Senegal’s constitutional court decided today (unsurprisingly but not uncontroversially) that incumbent President Abdoulaye Wade can seek a third term in the country’s February 26 elections. The announcement provoked riots in Dakar. The court also “ruled that [Senegalese singer] Youssou N’Dour’s candidacy was invalid because he had not gathered the required number of signatures.”
Humanitarian agencies are warning of a mass food crisis in the Sahel. Several factors are causing the crisis, the LA Times writes:
A recent survey by UNICEF forecast 1 million cases of severe malnutrition, with between 25% and 60% of those people likely to die without emergency assistance. The agency has plans to feed 1 million people in the Sahel — most of them in the hardest-hit country, Niger — but so far has raised funds to feed only half of them.
The failure of rains triggered a rise in food prices, so families in crisis cannot afford to buy. Meanwhile the fragile agricultural system, stressed by overgrazing, struggles to feed the rapidly growing populations in a region that has some of the highest birthrates on Earth.
Thousands of migrant workers who fled Libya and returned home because of persecution after last year’s revolution in the North African nation have added to the pressure as families struggle to survive without the money that workers had sent home. Locust plagues in some areas complicated the crisis further.
Ethiopia’s Prime Minister Meles Zenawi held a press conference yesterday where he addressed the issue of his country’s military presence in neighboring Somalia:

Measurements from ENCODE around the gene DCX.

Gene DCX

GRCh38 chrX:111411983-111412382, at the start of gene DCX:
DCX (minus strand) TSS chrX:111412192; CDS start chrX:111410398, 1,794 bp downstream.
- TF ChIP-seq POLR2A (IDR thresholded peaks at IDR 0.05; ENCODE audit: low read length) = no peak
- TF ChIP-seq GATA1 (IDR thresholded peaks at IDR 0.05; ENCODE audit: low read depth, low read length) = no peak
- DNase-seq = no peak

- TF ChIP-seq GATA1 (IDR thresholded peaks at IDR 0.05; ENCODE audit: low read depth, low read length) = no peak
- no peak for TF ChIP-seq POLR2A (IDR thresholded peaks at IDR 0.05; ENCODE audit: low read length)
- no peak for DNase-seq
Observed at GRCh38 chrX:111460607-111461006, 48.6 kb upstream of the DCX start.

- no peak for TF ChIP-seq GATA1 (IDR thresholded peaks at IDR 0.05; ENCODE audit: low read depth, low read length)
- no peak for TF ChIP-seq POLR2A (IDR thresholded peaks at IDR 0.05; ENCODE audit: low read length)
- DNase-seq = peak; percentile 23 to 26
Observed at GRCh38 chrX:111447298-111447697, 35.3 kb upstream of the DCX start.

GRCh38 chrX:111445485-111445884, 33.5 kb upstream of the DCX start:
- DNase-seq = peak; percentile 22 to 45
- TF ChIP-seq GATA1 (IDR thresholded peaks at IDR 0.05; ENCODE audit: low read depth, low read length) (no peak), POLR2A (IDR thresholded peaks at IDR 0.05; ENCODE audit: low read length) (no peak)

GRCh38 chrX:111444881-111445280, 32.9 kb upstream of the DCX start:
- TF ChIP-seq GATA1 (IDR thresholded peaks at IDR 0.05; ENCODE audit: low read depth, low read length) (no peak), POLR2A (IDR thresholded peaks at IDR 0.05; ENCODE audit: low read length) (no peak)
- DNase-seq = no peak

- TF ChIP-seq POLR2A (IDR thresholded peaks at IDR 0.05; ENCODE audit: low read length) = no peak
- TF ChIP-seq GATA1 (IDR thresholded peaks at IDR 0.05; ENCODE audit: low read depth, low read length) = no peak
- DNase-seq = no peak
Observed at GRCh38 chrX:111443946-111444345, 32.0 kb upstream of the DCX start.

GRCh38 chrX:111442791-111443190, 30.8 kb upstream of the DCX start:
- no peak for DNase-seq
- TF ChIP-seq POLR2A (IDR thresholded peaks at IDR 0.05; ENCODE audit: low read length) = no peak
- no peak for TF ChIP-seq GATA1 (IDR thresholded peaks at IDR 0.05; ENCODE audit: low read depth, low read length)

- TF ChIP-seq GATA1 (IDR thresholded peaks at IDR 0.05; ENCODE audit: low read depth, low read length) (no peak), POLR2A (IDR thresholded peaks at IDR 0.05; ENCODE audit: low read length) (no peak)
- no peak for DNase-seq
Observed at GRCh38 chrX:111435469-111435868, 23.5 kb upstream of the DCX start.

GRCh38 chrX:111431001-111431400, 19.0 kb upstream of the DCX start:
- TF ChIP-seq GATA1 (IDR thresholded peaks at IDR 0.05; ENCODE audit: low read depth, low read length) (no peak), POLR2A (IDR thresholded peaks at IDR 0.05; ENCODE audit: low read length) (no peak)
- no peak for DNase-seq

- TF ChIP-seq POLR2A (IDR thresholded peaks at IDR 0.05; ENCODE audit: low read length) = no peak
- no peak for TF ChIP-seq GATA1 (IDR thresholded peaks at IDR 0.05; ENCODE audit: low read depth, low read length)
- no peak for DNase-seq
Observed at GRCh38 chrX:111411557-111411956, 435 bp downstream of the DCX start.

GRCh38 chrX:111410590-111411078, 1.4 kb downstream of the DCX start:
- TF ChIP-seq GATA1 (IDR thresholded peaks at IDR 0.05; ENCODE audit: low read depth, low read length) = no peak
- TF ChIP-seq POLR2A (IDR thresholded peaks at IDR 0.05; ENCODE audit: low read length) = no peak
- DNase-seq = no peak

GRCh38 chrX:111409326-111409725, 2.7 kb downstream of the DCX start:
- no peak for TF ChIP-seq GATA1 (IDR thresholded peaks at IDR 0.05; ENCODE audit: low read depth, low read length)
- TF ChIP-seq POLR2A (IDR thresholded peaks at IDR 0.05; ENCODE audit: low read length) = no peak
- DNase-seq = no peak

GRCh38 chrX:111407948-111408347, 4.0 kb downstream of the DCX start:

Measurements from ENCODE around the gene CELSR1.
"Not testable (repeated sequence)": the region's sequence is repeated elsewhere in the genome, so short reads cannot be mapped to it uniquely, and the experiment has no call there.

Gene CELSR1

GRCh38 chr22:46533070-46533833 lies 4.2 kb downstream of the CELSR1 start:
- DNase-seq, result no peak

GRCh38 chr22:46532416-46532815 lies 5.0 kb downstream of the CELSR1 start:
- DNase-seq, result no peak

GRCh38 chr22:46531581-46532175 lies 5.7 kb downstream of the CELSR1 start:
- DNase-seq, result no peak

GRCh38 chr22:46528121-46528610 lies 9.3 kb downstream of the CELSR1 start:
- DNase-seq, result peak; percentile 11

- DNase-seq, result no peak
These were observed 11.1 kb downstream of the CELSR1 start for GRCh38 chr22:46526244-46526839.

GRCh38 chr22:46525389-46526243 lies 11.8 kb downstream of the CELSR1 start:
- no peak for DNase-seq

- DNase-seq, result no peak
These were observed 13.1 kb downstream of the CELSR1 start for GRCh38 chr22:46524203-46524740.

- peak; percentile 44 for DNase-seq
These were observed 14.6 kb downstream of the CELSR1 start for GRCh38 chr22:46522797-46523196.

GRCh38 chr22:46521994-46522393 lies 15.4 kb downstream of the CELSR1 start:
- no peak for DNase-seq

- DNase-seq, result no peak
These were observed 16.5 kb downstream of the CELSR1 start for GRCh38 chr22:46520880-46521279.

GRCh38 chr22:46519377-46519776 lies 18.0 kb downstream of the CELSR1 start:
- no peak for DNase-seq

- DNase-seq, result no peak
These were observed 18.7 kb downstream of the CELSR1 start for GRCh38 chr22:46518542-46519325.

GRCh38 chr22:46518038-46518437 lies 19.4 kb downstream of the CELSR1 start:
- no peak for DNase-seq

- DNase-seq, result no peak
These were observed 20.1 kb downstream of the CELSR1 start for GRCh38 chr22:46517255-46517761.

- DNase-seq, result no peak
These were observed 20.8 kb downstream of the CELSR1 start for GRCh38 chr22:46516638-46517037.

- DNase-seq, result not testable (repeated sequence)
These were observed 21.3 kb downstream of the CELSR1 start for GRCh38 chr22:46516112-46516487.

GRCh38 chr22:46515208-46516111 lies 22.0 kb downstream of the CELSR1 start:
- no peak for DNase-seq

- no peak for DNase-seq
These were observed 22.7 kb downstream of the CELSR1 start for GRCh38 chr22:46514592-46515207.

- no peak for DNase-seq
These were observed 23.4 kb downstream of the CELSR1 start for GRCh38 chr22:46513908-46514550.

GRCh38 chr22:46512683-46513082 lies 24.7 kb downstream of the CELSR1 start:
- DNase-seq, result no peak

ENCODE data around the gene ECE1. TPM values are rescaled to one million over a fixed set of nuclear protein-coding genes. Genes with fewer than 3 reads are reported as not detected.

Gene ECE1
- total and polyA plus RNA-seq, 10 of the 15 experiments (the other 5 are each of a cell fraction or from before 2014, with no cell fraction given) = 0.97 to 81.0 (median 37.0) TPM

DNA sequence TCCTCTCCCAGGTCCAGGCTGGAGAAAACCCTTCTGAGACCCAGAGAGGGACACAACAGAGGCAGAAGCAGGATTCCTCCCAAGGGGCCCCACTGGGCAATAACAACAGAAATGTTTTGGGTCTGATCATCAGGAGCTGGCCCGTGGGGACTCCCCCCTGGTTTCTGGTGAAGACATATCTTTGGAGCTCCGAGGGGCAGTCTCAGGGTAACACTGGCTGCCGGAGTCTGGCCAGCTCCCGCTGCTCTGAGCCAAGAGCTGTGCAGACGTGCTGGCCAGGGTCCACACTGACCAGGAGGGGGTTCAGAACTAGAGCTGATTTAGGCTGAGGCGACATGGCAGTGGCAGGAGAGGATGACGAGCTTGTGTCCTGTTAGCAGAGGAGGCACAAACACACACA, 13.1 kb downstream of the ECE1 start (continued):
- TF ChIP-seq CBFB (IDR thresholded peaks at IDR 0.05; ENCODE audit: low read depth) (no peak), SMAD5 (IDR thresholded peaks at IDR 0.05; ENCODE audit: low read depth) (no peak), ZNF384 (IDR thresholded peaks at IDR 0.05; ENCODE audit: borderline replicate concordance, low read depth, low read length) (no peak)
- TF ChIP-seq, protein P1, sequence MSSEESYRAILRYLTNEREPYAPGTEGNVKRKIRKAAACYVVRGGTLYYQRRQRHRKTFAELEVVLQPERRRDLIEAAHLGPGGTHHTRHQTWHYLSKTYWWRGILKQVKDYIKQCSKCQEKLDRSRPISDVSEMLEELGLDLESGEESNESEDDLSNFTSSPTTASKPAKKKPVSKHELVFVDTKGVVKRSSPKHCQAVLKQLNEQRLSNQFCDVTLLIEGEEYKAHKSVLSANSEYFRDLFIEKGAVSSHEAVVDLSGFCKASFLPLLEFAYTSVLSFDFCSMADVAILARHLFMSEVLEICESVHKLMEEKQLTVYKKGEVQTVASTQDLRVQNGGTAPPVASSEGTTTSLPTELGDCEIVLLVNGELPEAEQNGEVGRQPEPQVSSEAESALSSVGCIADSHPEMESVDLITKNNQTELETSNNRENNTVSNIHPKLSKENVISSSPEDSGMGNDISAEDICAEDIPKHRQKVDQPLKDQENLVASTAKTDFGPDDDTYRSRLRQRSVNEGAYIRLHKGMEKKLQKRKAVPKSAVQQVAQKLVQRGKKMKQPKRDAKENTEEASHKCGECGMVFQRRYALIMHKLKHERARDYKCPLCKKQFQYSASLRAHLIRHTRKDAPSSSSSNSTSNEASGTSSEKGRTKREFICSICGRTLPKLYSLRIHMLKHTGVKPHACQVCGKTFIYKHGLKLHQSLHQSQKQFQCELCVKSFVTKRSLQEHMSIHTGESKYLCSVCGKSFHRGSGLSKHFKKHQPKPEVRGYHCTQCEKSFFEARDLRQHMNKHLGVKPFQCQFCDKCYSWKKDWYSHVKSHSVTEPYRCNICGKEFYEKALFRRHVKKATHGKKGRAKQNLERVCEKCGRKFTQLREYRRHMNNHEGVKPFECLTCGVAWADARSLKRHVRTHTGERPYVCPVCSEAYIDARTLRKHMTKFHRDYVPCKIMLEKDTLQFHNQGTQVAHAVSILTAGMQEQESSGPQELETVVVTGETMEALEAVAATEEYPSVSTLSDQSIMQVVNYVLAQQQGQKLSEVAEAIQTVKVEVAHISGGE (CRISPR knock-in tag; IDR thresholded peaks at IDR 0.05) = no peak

Meles Zenawi said Friday he would pull troops out of Somalia “as soon as feasible,” admitting for the first time that forces had crossed into the war-torn neighbouring country.
“The decision has all along been to help the TFG and we will withdraw our troops as soon as feasible,” Meles told reporters in the Ethiopian capital, referring to Somalia’s transitional government.
“We are not going to create a vacuum, we expect the AMISOM troops to be able to fill in the gaps before we withdraw,” he added.
Columns of Ethiopian soldiers rolled into Somalia in November to fight al-Qaeda linked Islamist rebels, but Addis Ababa had previously denied their presence.
Sudan and South Sudan continue to disagree over oil transit fees. South Sudan has shut down oil production in protest at alleged Sudanese theft.
The AFP covers a new United Nations report that assesses the post-Qadhafi Sahelian security environment. The report casts Nigeria’s Boko Haram as a growing regional threat. Read a summary of a Security Council briefing on the report here.